Marriage Story: Finding Life in Suffering

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– By Matthew Sawczyn –

Religious or not, a broken marriage may be one of life’s most painful tragedies. Each circumstance is different of course, but actor William Shatner might not have been far off when he said, “Divorce is probably as painful as death.” You will find a sea of quotes on the topic, if you go searching: inspirational ones, witty ones, heart-breaking ones, truthful ones. But it is with Shatner’s summation that Netflix’s Marriage Story may find itself most aligned.

Anchored in an almost uncanny chemistry between Scarlett Johannson and Adam Driver, Marriage Story centers upon the union of Charlie and Nicole Barber: two very different people, who somehow seem perfect for each other. The film opens on the two monologuing about the other’s virtues, reflecting on all the good things that make up their spouse. It is a truly beautiful beginning.

We soon realize, however, that this marriage has already fallen apart in every practical sense. All that remains now is an official divorce. It is this simple statement, however, that leads to a grueling, prolonged process in which neither party appears the victor (nor would they want to be.) Since when did their marriage become about winning? Set on a track neither seems happy about, Charlie and Nicole begin to battle each other at the behest of their lawyers (Laura Dern and Ray Liotta nail their incredibly despicable roles here, while Alan Alda adds much needed relief). At each turn, the ex-couple falls further and further away from the amicable split they had previously envisioned, leading to excruciating arguments and pain-filled breakdowns.

And yet, in the briefest moments, we see and understand why these two fell in love in the first place. For all their non-communication, there are times when they are completely in tune with one another. Simple acts like ordering lunch, giving a haircut, and sharing a joke carry a well of connection. So much is silently said, as Charlie and Nicole seem to converse on a totally different plane from the rest of the world. I never thought Scarlett Johannson closing a gate would be one of the most affecting images in my mind this year, but these two make it so.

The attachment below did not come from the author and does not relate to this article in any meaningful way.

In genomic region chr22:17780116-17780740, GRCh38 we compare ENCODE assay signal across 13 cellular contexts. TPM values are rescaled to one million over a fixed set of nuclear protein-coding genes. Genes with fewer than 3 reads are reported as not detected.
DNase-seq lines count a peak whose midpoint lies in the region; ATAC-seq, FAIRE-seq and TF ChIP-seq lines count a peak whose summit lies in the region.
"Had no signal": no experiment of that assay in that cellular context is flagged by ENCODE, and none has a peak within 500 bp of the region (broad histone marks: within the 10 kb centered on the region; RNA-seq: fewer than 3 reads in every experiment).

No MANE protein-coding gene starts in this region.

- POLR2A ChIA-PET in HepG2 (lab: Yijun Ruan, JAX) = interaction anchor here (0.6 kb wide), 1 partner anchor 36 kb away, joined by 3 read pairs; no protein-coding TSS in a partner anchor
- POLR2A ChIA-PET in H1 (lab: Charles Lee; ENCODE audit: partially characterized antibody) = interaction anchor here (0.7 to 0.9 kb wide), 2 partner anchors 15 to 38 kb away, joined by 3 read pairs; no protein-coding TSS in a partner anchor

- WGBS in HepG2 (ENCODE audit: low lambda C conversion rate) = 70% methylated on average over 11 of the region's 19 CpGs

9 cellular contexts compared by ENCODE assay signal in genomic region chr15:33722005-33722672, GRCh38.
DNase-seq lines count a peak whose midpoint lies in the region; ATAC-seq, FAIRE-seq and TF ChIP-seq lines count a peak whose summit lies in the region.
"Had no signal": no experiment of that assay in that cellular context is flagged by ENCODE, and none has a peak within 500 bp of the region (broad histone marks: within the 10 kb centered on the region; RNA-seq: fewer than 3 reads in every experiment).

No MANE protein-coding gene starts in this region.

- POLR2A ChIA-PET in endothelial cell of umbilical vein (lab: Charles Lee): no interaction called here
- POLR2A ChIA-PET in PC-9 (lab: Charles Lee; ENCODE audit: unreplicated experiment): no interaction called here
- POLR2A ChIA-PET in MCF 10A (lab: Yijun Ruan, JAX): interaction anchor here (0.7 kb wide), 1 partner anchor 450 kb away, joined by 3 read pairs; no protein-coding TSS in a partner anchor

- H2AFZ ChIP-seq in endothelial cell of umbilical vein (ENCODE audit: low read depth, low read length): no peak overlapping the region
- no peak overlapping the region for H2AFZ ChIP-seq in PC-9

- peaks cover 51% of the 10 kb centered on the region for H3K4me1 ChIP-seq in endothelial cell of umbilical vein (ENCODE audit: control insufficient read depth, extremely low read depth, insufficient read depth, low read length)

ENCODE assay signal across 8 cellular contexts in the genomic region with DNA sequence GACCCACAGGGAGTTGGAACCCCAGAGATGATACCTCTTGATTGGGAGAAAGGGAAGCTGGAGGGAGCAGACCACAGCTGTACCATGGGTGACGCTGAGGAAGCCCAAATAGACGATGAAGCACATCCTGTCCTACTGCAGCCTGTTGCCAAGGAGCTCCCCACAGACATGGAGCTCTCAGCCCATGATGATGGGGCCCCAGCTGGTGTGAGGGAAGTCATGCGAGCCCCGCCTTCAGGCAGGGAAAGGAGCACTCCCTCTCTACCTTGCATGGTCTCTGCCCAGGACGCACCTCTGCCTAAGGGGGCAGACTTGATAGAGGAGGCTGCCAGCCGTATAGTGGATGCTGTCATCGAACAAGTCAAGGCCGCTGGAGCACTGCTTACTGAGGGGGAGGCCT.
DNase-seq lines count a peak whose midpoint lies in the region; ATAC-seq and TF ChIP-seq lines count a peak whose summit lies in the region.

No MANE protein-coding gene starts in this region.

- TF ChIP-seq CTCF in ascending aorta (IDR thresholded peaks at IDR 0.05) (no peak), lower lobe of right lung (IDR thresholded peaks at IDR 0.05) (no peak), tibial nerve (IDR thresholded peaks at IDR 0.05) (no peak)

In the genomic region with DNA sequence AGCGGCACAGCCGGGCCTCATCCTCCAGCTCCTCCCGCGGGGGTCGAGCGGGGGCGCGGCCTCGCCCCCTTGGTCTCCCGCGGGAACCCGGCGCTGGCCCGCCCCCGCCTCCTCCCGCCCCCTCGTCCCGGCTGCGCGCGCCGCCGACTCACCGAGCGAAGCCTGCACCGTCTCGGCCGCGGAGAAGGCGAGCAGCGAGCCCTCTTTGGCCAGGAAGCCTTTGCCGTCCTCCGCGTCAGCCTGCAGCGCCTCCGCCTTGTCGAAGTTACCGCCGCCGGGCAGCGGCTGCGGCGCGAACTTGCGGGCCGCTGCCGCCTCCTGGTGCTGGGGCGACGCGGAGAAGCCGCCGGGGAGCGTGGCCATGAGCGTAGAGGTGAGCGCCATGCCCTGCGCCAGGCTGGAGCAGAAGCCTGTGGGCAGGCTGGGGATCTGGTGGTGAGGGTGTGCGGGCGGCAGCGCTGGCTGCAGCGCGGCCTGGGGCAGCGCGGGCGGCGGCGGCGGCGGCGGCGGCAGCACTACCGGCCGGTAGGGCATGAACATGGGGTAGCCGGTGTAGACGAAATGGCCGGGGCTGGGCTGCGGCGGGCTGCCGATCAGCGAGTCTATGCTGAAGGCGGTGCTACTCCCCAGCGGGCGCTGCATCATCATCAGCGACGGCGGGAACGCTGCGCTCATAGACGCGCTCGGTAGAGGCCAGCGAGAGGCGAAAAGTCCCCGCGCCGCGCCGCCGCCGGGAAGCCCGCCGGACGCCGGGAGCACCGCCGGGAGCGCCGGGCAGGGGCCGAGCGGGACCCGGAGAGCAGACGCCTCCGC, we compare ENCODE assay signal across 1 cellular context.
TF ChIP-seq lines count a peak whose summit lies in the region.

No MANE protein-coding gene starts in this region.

Watching this movie will put one through a gauntlet of emotion. Those who know the experience of divorce firsthand may feel the pain anew. But nowhere in all of cinema has this viewer seen a more honest, more truthful portrayal of the hard sadness of a marriage finding a finish. Adjectives fail the ending, because the ending is probably not what you think it is. Heartbreaking, poignant, moving, hopeful… some ends are tied up, many unresolved. Like divorce, there seems to be no perfect way to wrap things up. Where will these characters go after this? What will they become decades from now? The viewer is left to decide. What I do see is the bud of life in the midst of tear-stained soil.


About the Author

Matthew Sawczyn is a screenwriter in Los Angeles, and alumni of JPCatholic (MBA in Film Producing – Class of 2017). He loves hiking, HBO, and cuddly cats.

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